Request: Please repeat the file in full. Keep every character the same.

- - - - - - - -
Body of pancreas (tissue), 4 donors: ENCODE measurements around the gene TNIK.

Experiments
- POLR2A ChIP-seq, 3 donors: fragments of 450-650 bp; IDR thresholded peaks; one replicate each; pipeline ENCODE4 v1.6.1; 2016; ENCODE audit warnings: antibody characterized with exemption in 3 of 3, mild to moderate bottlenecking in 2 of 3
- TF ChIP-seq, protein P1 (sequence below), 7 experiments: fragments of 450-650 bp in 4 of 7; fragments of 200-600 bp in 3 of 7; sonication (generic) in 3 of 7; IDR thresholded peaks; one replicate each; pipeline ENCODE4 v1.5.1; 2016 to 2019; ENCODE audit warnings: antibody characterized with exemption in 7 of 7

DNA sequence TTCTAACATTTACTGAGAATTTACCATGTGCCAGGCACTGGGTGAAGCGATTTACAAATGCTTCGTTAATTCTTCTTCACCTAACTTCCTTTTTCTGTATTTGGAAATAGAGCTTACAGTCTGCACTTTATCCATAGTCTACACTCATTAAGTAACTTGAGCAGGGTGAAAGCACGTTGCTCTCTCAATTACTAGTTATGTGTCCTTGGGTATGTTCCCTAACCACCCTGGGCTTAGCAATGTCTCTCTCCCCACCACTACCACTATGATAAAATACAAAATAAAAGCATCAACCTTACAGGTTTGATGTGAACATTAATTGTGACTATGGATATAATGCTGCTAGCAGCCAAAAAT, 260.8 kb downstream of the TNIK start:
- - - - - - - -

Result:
Body of pancreas (tissue), 4 donors: ENCODE measurements around the gene TNIK.

Experiments
- POLR2A ChIP-seq, 3 donors: fragments of 450-650 bp; IDR thresholded peaks; one replicate each; pipeline ENCODE4 v1.6.1; 2016; ENCODE audit warnings: antibody characterized with exemption in 3 of 3, mild to moderate bottlenecking in 2 of 3
- TF ChIP-seq, protein P1 (sequence below), 7 experiments: fragments of 450-650 bp in 4 of 7; fragments of 200-600 bp in 3 of 7; sonication (generic) in 3 of 7; IDR thresholded peaks; one replicate each; pipeline ENCODE4 v1.5.1; 2016 to 2019; ENCODE audit warnings: antibody characterized with exemption in 7 of 7

DNA sequence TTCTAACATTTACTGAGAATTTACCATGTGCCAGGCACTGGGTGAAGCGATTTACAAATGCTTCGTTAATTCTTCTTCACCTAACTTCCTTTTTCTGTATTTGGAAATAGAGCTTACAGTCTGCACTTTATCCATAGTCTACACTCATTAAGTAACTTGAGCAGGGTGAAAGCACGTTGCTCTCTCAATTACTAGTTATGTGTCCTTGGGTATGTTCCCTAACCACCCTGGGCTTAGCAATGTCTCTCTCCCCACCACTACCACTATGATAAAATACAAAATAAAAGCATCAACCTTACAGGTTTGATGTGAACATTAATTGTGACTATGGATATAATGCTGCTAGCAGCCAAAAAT, 260.8 kb downstream of the TNIK start: